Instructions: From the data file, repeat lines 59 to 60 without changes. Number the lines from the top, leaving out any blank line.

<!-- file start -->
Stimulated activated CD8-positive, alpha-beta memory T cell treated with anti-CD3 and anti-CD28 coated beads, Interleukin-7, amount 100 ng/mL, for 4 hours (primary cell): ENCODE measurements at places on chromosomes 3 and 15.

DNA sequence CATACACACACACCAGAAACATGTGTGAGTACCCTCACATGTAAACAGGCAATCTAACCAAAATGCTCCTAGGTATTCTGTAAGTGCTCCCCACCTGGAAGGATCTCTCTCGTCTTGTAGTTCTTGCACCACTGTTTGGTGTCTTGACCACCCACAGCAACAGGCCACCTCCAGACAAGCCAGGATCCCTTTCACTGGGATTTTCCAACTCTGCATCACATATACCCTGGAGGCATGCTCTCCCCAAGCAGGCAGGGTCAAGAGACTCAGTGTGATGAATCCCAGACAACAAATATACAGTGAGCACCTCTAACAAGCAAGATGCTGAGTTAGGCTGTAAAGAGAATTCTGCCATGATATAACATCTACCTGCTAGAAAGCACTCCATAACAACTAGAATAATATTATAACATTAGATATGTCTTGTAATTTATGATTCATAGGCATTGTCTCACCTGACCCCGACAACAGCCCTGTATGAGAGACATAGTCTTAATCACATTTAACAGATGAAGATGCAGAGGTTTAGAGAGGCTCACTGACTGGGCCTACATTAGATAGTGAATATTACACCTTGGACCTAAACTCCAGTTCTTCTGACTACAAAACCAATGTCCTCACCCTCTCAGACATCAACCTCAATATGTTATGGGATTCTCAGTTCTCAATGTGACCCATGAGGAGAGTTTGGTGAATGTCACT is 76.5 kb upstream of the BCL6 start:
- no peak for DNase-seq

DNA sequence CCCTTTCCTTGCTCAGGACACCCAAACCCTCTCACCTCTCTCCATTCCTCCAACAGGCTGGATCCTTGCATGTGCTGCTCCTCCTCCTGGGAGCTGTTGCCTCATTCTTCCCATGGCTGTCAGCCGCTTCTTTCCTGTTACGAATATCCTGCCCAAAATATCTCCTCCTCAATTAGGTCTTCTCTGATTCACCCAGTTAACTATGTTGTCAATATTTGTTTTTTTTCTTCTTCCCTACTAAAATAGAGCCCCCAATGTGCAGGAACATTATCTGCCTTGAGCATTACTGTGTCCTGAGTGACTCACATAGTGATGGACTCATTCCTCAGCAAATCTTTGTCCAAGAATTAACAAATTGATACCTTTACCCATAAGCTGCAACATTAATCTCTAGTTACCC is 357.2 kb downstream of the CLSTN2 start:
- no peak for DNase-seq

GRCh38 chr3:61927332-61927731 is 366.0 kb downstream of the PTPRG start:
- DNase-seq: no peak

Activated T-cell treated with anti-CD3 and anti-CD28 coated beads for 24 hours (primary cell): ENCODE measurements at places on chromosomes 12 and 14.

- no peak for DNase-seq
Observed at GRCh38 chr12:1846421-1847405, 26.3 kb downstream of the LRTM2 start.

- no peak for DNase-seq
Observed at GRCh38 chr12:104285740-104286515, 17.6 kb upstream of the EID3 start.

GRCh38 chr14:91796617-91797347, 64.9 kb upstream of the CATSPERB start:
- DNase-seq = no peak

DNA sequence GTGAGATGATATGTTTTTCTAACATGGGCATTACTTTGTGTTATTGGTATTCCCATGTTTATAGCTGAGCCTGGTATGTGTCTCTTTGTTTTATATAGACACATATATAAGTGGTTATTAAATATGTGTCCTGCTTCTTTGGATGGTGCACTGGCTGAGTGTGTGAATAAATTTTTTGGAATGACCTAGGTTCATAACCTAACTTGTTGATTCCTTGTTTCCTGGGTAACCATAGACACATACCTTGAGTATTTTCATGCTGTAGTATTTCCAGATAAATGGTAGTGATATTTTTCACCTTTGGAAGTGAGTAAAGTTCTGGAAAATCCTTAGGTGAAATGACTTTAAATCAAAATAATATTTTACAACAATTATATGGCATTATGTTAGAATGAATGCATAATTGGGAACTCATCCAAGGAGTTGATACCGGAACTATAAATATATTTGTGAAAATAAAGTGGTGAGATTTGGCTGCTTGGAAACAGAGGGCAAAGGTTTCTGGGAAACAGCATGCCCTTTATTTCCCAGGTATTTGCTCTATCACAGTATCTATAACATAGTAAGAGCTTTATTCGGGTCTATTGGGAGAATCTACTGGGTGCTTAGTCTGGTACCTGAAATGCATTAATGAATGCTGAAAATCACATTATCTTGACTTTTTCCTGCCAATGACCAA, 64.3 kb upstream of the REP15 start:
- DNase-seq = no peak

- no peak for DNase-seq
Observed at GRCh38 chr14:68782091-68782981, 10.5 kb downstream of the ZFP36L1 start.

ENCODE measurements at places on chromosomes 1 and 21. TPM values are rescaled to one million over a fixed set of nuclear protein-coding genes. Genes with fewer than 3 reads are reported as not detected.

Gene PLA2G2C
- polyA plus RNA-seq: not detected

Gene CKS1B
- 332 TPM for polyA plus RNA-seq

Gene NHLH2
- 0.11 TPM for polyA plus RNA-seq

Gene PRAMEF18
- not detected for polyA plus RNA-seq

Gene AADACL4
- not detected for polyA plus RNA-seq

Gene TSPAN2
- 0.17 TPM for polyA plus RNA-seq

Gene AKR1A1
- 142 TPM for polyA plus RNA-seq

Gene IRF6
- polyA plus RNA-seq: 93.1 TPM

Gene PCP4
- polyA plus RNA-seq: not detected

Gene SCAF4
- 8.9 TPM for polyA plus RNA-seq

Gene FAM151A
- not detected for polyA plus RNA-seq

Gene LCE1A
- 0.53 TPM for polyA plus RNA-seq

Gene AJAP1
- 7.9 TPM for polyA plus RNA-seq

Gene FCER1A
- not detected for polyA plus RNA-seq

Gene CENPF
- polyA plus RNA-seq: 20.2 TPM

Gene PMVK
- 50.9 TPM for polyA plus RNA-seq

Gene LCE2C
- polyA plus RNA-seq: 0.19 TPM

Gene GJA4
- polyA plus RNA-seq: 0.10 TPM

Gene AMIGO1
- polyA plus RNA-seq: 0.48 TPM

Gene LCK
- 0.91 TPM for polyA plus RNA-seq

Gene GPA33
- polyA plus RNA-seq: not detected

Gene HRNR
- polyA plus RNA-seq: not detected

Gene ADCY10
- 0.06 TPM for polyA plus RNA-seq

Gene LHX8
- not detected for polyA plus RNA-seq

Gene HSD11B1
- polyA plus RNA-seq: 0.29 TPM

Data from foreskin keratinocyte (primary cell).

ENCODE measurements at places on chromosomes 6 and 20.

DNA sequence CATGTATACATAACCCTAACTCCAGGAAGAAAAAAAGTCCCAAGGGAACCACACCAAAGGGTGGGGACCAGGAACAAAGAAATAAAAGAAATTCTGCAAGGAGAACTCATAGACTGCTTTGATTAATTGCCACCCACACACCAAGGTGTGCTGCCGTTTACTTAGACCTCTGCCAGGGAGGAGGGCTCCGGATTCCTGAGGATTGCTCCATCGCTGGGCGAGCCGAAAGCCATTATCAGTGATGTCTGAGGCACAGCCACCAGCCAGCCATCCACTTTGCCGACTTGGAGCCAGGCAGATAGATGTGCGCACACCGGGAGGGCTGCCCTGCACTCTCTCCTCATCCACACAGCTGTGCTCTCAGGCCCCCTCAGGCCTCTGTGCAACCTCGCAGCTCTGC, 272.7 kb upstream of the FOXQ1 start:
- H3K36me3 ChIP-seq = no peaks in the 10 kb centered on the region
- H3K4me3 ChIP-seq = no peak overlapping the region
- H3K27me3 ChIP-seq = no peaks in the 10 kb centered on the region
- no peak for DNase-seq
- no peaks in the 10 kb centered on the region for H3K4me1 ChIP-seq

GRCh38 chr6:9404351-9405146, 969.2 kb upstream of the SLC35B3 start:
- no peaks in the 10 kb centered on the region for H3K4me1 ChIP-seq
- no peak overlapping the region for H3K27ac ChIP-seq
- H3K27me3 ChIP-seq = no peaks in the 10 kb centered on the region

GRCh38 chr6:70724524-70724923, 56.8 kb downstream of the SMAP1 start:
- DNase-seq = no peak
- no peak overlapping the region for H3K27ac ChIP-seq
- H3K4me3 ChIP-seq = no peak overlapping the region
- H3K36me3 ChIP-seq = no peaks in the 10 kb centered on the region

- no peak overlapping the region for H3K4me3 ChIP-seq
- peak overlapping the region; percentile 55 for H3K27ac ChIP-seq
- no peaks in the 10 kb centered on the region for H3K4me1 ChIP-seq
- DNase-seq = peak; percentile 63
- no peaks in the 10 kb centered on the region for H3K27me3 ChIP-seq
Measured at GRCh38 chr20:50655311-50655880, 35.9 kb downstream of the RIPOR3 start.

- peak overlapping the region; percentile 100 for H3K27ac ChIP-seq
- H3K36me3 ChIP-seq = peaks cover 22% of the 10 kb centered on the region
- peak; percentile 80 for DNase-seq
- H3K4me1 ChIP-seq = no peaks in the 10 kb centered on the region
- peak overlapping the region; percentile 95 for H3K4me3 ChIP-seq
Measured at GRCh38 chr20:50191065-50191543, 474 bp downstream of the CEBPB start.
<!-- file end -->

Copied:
- 0.91 TPM for polyA plus RNA-seq

Gene GPA33